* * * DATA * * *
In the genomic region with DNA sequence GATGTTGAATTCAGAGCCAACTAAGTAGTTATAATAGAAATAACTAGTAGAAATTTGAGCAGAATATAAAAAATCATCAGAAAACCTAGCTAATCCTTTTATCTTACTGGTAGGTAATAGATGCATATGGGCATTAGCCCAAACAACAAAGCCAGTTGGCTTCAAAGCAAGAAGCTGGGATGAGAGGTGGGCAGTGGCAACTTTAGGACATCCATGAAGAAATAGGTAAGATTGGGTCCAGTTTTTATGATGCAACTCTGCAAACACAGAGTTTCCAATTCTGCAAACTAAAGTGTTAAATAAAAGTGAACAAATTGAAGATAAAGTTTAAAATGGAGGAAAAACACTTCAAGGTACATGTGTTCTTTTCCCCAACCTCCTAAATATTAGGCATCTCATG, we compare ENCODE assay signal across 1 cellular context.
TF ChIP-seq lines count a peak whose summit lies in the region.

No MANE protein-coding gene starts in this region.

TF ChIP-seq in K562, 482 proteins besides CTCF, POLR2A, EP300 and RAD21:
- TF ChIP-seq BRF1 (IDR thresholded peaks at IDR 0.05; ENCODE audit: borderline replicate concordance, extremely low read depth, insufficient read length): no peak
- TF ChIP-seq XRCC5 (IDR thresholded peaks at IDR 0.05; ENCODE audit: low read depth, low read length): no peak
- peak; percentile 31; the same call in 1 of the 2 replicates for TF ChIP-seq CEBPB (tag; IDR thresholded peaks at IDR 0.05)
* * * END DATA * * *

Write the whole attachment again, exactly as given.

In the genomic region with DNA sequence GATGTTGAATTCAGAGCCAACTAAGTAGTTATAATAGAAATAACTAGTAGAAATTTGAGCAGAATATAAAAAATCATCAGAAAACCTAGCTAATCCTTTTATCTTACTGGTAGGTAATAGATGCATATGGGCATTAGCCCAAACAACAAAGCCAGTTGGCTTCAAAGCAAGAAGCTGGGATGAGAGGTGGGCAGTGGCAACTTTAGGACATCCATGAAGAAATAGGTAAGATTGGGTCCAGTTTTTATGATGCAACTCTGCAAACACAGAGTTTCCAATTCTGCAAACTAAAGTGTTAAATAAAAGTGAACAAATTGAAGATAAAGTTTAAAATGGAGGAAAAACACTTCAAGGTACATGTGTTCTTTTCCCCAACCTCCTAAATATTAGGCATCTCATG, we compare ENCODE assay signal across 1 cellular context.
TF ChIP-seq lines count a peak whose summit lies in the region.

No MANE protein-coding gene starts in this region.

TF ChIP-seq in K562, 482 proteins besides CTCF, POLR2A, EP300 and RAD21:
- TF ChIP-seq BRF1 (IDR thresholded peaks at IDR 0.05; ENCODE audit: borderline replicate concordance, extremely low read depth, insufficient read length): no peak
- TF ChIP-seq XRCC5 (IDR thresholded peaks at IDR 0.05; ENCODE audit: low read depth, low read length): no peak
- peak; percentile 31; the same call in 1 of the 2 replicates for TF ChIP-seq CEBPB (tag; IDR thresholded peaks at IDR 0.05)